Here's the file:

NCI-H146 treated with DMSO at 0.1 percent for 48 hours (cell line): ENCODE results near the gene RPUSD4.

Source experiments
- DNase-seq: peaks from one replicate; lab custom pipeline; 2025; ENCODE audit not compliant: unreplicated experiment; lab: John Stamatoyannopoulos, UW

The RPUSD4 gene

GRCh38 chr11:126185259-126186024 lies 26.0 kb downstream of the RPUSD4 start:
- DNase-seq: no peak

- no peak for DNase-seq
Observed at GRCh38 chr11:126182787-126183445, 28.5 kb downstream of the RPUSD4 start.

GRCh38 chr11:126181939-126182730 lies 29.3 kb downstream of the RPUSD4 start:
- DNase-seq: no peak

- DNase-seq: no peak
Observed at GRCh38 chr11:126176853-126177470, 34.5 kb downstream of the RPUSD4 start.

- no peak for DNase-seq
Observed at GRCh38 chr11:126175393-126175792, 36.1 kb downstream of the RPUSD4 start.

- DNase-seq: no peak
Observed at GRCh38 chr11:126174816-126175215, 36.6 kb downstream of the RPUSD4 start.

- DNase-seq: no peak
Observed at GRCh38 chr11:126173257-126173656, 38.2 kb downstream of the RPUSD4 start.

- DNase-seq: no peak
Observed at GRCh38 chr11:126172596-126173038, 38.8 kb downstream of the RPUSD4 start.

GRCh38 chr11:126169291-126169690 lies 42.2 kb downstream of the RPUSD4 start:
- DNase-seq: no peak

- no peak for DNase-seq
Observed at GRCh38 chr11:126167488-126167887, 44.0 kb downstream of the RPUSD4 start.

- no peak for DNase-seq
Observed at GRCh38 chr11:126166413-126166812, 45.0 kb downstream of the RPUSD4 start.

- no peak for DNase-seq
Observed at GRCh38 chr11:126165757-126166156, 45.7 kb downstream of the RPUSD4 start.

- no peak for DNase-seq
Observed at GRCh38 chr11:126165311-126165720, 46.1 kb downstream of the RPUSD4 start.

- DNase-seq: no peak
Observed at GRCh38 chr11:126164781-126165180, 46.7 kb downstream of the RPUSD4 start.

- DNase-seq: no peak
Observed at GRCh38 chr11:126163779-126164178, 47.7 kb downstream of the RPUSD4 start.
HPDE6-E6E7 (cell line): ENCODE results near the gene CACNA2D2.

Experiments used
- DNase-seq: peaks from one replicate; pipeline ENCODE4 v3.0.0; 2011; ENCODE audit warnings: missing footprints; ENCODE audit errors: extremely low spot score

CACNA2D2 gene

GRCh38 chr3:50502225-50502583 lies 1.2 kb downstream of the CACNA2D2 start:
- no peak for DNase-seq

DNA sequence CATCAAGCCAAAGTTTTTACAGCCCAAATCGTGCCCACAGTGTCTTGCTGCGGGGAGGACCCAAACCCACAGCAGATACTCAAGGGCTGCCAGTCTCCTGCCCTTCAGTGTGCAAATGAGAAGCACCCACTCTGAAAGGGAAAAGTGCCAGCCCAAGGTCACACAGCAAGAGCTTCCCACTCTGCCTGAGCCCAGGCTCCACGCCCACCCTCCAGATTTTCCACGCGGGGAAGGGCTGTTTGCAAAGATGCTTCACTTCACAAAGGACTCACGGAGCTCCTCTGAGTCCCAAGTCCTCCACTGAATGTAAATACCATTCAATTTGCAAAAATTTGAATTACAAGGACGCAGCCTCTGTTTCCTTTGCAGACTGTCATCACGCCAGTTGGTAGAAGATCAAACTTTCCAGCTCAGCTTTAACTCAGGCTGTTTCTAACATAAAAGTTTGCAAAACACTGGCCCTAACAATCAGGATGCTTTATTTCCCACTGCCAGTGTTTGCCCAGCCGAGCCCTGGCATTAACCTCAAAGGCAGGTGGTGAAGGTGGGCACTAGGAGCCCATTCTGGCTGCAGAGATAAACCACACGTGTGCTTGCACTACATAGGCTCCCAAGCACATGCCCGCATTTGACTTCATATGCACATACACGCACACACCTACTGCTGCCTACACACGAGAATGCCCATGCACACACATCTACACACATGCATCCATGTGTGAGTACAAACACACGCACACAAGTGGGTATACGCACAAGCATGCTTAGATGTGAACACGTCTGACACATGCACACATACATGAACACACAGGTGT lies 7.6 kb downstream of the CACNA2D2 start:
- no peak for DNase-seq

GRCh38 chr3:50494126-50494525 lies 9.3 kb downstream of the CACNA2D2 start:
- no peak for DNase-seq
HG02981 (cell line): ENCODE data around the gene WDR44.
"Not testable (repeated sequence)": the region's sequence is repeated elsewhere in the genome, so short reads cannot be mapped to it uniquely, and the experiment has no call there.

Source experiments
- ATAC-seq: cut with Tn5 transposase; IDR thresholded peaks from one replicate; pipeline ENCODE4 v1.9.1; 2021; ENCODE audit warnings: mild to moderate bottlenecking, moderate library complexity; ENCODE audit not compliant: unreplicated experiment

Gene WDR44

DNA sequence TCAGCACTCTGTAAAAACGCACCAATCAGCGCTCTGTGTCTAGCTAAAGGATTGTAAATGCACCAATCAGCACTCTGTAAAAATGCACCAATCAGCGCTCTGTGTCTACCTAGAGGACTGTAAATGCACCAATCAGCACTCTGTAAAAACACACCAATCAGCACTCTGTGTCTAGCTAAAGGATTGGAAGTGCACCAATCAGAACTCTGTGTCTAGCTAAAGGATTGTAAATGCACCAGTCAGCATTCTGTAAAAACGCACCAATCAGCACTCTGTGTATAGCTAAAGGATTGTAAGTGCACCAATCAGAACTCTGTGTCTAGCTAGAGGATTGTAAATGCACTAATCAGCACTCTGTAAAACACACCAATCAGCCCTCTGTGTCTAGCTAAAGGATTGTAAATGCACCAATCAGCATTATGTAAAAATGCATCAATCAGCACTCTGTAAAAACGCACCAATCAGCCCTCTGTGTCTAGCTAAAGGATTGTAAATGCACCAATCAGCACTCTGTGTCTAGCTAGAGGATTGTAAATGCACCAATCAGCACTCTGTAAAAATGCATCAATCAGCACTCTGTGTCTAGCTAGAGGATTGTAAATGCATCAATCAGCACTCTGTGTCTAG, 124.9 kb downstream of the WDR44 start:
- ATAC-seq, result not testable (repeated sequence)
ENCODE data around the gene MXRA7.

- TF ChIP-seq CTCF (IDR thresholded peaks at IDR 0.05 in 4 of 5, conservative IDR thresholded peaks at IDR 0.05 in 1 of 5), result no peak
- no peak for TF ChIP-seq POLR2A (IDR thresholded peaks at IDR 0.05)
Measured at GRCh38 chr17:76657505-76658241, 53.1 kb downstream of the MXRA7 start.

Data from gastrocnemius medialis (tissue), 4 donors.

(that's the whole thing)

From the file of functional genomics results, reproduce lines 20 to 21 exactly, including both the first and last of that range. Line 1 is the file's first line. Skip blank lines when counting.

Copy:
Observed at GRCh38 chr11:126172596-126173038, 38.8 kb downstream of the RPUSD4 start.

GRCh38 chr11:126169291-126169690 lies 42.2 kb downstream of the RPUSD4 start: